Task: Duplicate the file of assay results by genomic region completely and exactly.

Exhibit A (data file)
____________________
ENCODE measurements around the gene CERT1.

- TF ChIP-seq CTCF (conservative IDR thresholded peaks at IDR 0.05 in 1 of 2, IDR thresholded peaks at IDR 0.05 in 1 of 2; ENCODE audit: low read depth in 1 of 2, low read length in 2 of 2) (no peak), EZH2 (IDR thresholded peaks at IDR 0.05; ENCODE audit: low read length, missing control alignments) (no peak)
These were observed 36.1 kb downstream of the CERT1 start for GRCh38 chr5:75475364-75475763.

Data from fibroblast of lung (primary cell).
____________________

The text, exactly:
ENCODE measurements around the gene CERT1.

- TF ChIP-seq CTCF (conservative IDR thresholded peaks at IDR 0.05 in 1 of 2, IDR thresholded peaks at IDR 0.05 in 1 of 2; ENCODE audit: low read depth in 1 of 2, low read length in 2 of 2) (no peak), EZH2 (IDR thresholded peaks at IDR 0.05; ENCODE audit: low read length, missing control alignments) (no peak)
These were observed 36.1 kb downstream of the CERT1 start for GRCh38 chr5:75475364-75475763.

Data from fibroblast of lung (primary cell).